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Flashcards in Adrenergics Deck (63):
1

blocks L-type calcium channels at higher doses

carvedilol

1

what receptors does labetalol affect?

α1 and β1/2

1

which adrenergic neuron blocker can enter the CNS?

guanadrel

2

therapeutic use of carvedilol

  • hypertension
  • chronic heart failure
  • acute MI

3

which therapeutic use of propranolol is not shared by atenolol?

migraine prophylaxis

3

what does reserpine treat?

essential HTN, rarely used

4

decreases vascular tone in resistance (arterioles) and capacitance (veins) beds

prazosin

5

how is phentolamine administered?

orally

7

competitive antagonist of α1 and both β receptors

labetalol

carvedilol

8

what receptors does timolol affect?

non-selective β antagonist

8

this β1 antagonist does not penetrate the CNS, so it has less CNS side effects

atenolol

8

this α1 receptor antagonist is not approved for threatment of HTN

tamsulosin

8

how is prazosin administered?

orally

9

what receptors does phenoxybenazmine affect?

irreversible α1 and α2 antagonist

10

therapeutic use of labetalol

  • essential hypertension (oral)
  • hypertensive emergencies (IV)

11

orally active α1 recepotr antagonist with some selectivity for α1A verses α1B subtypes

tamsulosin

12

what is tamsulosin used to treat?

BPH with little effect on blood pressure (less propensity for orthostatic hyptotension)

12

adrenergic neuron blockers

guanethidine

guanadrel

inhibit NE release by taking its place in vesicles

13

produces a favorable lipid profile by decreasing LDL and increases HDL

prazosin

13

what drug causes first dose phenomenon?

prazosin

14

clinical uses of phenoxybenzamine

  • pheochromocytoma
  • reverse or shorten duration of soft-tissue anesthesia

15

what receptors does tamsulosin affect?

α1 (mostly α1A) antagonist

17

what receptors does metoprolol affect?

β1 antagonist

18

at low doses is more selective at blocking the β1 receptor by 10-fold

metoprolol

19

how is tamsulosin administered?

orally

20

prwhat receptors dose prazosin affect?

α1 antagonist

21

describe propanolol's withdrawal syndrome

supersensitivity to β adrenergic stimulation which may cause angina, arrhythmias, or infarction

23

what receptors does atenolol affect?

β1 antagonist

24

also has anti-oxidant properties and anti-inflammatory effects

carvedilol

25

therapeutic use:

  • essential hypertension (oral)
  • hypertensive emergencies (IV)

labetalol

25

clinical uses of phentolamine

  • HTN
  • pheochromocytoma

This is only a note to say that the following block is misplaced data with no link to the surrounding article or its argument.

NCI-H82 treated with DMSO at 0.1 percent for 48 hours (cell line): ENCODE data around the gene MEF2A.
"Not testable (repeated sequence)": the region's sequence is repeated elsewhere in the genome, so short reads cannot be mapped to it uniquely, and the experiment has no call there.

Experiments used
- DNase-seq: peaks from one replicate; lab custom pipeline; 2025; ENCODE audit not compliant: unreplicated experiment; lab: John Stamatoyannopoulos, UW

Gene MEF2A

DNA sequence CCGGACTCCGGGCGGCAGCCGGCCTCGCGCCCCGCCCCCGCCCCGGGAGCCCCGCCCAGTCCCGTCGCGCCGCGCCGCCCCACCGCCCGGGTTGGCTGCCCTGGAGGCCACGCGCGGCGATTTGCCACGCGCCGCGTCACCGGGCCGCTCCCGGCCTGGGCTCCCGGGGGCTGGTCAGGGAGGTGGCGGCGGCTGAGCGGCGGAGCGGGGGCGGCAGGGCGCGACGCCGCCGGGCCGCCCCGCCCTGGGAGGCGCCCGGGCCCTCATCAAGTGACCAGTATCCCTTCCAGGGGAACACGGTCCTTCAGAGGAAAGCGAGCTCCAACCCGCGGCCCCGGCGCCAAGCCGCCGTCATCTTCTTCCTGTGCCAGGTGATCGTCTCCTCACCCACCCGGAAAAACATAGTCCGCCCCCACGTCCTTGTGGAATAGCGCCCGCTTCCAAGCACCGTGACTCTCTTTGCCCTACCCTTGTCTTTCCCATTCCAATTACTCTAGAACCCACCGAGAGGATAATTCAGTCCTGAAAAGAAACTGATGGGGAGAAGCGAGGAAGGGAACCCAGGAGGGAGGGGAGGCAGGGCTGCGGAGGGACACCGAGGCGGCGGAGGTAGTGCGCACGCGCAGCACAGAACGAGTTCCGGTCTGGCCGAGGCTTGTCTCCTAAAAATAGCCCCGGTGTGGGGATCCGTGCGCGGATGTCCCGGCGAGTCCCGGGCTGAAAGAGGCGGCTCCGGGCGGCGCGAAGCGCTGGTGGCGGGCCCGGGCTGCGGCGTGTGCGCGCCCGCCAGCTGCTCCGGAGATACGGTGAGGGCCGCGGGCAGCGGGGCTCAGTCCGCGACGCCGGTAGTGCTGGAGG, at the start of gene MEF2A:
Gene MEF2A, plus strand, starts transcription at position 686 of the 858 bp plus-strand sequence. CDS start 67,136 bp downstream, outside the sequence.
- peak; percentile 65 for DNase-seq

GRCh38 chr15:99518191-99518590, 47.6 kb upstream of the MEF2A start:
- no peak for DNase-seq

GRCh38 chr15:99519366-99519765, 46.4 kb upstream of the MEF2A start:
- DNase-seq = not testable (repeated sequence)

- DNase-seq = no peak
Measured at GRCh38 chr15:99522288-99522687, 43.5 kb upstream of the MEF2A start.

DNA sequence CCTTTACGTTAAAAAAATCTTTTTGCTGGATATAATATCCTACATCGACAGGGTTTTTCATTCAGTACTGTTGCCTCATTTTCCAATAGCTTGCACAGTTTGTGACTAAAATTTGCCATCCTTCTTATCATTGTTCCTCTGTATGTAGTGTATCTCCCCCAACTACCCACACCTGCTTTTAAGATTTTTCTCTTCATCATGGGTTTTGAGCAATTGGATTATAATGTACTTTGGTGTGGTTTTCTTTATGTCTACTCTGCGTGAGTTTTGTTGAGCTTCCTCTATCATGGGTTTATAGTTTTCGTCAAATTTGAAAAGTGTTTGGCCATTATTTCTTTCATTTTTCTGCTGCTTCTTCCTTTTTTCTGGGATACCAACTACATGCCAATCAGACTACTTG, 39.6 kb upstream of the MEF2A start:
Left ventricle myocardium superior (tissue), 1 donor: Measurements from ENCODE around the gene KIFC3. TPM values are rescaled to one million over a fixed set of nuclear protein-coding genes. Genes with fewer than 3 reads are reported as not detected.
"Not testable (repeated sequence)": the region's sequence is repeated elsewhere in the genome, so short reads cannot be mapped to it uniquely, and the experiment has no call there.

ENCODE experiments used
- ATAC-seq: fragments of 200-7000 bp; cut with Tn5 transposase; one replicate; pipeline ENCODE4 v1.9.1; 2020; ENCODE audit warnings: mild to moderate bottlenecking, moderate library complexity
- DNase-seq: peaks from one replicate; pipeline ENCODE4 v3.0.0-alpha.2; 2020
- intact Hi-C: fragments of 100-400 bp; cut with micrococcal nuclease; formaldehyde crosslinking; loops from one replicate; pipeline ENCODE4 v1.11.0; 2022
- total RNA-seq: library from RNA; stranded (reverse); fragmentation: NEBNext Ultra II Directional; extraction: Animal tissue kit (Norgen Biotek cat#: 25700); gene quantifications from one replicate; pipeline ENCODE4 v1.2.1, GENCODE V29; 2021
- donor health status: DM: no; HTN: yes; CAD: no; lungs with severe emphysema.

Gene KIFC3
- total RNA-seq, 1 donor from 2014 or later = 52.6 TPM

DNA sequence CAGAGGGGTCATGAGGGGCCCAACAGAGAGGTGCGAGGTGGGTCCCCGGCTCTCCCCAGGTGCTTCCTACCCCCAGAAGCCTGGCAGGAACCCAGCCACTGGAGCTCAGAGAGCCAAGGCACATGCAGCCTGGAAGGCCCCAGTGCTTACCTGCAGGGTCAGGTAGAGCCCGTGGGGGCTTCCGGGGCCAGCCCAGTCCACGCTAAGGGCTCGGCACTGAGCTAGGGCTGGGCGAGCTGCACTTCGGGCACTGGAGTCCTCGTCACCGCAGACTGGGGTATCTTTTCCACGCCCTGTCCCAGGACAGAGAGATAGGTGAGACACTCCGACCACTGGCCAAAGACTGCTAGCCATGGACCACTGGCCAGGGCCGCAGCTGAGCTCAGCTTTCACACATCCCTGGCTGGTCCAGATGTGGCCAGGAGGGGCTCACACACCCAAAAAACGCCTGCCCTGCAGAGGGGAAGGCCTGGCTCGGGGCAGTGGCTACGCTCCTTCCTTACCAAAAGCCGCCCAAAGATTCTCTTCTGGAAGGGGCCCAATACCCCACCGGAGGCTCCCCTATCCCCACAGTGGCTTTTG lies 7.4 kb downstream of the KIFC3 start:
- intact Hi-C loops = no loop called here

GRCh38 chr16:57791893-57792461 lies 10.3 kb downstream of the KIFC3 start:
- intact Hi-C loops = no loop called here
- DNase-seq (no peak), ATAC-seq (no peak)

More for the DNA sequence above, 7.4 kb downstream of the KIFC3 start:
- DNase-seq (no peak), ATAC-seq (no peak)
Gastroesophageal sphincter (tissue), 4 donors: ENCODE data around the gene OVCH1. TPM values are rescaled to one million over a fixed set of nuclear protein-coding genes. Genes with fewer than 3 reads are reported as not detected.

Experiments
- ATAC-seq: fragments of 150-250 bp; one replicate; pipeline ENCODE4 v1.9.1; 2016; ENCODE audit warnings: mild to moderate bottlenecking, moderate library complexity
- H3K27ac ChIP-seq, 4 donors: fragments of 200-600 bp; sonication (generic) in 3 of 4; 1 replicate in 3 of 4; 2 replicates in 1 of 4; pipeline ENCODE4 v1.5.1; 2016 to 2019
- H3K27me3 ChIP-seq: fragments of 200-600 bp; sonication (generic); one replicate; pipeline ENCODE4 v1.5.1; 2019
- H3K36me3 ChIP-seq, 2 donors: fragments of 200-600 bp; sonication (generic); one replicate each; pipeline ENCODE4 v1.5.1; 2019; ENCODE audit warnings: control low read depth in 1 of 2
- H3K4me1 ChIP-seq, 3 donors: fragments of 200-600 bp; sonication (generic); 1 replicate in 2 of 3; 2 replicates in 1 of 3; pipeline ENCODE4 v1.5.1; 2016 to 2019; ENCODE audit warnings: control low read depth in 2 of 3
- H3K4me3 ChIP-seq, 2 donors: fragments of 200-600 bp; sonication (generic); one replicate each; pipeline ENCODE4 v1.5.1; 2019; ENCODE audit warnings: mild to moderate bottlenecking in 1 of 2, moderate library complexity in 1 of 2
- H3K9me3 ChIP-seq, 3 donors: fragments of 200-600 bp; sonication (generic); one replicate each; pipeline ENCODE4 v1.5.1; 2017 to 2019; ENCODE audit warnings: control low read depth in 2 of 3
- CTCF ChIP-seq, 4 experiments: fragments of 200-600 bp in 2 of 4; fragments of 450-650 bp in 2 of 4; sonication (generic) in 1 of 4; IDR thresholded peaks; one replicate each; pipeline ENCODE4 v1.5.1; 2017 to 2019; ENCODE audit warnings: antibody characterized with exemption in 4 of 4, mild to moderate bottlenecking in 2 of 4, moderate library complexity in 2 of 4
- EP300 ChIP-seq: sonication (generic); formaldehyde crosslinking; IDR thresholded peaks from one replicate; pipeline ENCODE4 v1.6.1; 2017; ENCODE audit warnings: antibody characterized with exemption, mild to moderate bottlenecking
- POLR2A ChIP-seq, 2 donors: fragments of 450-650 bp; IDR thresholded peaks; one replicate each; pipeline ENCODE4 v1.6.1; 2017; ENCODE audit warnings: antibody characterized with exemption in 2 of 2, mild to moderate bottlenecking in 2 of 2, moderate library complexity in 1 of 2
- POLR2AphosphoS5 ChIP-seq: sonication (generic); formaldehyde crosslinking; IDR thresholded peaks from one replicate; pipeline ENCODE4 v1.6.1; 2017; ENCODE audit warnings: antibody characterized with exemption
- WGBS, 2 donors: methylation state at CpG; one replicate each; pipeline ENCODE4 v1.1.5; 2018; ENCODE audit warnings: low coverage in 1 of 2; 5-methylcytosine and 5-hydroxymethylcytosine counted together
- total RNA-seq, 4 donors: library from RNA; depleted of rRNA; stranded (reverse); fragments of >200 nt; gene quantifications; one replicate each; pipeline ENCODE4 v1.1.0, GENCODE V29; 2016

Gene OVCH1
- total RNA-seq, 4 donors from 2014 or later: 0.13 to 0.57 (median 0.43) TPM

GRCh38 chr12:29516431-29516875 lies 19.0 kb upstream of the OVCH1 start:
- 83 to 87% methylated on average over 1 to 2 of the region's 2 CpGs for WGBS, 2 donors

• reverse or shorten duration of soft-tissue anesthesia

26

which drugs reverse or short the duration of soft-tissue anesthesia produced by combined local anesthetic and sympathomimetics?

phentolamine

phenoxybenzamine

28

which drug masks the symptoms of hypoglycemia?

propranolol (and related drugs)

29

treats shock

NE

DA

phenylephrine

31

which drug can cause sedation, impotence, and nightmares?

propranolol

32

what drugs share therapeutic uses with propranolol?

atenolol

metoprolol

timolol

34

orally active, once a day dosing

atenolol

35

37

how is atenolol administered?

orally active, once a day dosing

39

β1 receptor antagonists

metoprolol

atenolol

40

what is distinct about timolol?

treats wide angle glaucoma

41

which of the 2 β blockers that we need to know treat heart failure?

metoprolol

carvedilol

42

what receptors does phentolamine affect?

α1 and α2 antagonist

43

therapeutic use:

  • chronic heart failure
  • hypertension
  • acute MI

carvedilol

44

what do guanethidine and guanadrel treat?

hypertension (limited use)

44

orally active pro-drug

methyldopa

46

how is phenoxybenzamine administered?

orally

47

how are guanethidine and guanadrel administered?

orally

48

side effects of phentolamine and phenoxybenzamine?

  • tachycardia
  • edema (salt/water retention)
  • orthostatic hypotension

49

side effects of propranolol

  • cardiac depression, bradycardia/heart block
  • may increase airway resistance
  • mask symptoms of hypoglycemia
  • sedation, impotence, nightmares

50

how is labetalol administered?

orally (HTN) & IV (HTN emergencies)

50

used with local anesthetics to increase duration of action

phenylephrine

epinephrine

51

used in emergencies to stimulate heart rate during bradycardia or heart block

isoproterenol

52

major therapeutic uses of propranolol

  • HTN
  • angina
  • cardiac arrhythmias due to excess catecholamines
  • acute MI
  • pheochromocytoma
  • migraine prophylaxis

54

how is resperine administered?

orally

55

why is reflex achycardia less problematic in prazosin usage?

little blockage of pre-synaptic α2 receptors - minimal increase in CO

56

what receptors does carvedilol affect?

α1 and β1/2

57

which adrenergic neuron blocker is polar and cannot enter the CNS?

guanethidine

59

this drug enters the CNS and may cause depression, suicide, sedation

reserpine

60

favors blockade of α1A in prostate

tamsulosin

61

what receptors does propranolol affect?

non-selective β antagonist

62

propranolol should be used with caution with what kinds of patients?

  • asthma
  • congestive heart failure
  • bradyarrhythmias, AV block
  • insulin-dependent diabetes prone to hypoglycermic episodes
  • hypotension
  • vasospastic angina

63

how is phenylephrine administered?

nasal spray or orally

ophathalmic